The use of the device affords protection to the bunion against irritation and tends to urge the great toe toward its normal position. 'I'he formation of the device also renders it particularly comfortable to wear.
It is to be understood that the forms oi the invention herewith shown and described are to be taken as preferred examples of the same and that various changes in the shape, size and arrangement of parts may be resorted to without departing from the spirit oi the invention or the scope of the subjoined claims.
l. A device oi' the character described comprising an elongated normally relatively ilat unitary iiexible cushioning body widened centrally of its length and provided in such widened portion with a transverse opening therethrough for the reception of a toe of the foot, one end portion of said body being straight and narrower than said central portion and forming a tab adapted to lie inwardly of said toe, the other end portion being provided with an opening adaptedto surround a corn or bunion, each face of said body being continuous and unbroken throughout its area.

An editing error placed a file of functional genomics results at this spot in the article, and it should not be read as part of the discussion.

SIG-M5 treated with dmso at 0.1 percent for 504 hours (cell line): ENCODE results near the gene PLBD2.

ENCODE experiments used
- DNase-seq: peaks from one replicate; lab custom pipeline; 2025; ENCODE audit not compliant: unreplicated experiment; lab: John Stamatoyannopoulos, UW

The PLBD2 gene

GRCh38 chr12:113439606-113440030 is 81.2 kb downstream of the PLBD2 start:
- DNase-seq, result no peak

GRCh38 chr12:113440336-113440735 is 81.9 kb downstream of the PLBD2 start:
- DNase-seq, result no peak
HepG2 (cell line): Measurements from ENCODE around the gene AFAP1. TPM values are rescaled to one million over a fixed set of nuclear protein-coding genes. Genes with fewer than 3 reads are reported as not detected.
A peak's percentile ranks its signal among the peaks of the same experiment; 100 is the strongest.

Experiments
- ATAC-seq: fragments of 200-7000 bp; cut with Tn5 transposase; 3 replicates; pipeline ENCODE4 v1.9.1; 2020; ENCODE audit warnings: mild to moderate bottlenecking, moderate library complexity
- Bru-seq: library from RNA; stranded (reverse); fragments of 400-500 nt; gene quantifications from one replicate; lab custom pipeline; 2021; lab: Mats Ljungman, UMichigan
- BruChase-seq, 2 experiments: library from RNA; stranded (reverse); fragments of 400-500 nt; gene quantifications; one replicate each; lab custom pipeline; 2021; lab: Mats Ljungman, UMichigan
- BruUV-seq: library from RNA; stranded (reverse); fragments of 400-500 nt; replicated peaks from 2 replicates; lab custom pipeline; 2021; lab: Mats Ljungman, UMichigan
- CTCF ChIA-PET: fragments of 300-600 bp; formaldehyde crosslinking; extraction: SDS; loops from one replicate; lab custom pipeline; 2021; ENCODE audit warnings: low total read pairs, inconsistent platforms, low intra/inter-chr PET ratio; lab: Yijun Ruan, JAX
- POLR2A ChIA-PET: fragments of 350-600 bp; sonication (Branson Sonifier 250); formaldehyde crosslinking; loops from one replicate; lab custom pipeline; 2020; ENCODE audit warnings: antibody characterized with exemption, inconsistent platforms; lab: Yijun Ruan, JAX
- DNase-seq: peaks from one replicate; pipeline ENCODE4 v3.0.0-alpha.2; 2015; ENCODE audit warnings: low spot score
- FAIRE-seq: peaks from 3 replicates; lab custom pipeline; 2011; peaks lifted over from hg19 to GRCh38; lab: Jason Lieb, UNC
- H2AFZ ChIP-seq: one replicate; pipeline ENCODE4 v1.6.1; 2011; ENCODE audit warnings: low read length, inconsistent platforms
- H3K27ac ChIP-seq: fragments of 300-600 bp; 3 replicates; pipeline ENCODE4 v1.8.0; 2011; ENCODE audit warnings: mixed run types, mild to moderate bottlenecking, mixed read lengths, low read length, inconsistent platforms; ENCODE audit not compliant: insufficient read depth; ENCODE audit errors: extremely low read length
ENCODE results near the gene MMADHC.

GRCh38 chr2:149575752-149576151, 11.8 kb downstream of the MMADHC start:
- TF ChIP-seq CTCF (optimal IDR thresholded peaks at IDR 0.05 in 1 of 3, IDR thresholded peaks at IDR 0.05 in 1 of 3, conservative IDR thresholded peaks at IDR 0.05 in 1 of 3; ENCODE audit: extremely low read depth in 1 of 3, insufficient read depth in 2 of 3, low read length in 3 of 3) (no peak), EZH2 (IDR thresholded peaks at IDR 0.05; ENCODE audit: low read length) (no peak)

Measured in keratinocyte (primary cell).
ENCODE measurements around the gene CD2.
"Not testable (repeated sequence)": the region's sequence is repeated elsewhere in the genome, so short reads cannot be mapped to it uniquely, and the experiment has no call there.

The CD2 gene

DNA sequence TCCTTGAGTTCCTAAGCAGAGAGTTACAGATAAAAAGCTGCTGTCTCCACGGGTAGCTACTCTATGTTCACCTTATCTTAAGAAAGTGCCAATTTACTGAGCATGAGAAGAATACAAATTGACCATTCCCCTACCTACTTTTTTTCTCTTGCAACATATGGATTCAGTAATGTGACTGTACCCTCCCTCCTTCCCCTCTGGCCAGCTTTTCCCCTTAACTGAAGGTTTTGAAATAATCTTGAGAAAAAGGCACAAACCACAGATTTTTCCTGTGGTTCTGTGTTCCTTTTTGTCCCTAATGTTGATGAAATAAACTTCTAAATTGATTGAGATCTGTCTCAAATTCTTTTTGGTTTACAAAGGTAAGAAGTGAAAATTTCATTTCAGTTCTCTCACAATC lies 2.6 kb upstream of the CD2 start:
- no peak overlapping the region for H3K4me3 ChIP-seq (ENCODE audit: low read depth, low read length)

2. A device of the character described comprising an elongated normally relatively iiat unitary exible body having a soft integral covering layer extending throughout the area oi each side, said body being provided centrally oi its length with a transverse opening for the reception of a toe of the foot, one end portion of said body being straight and reduced in width and adapted to lie inwardly of said toe, the other end portion having an opening adapted to surround a corn or bunion,l and padding arranged within the covering of said end portions, the outer edges of said body adjacent said openings generally following the contours thereof.
WILLIAM J. HICKS.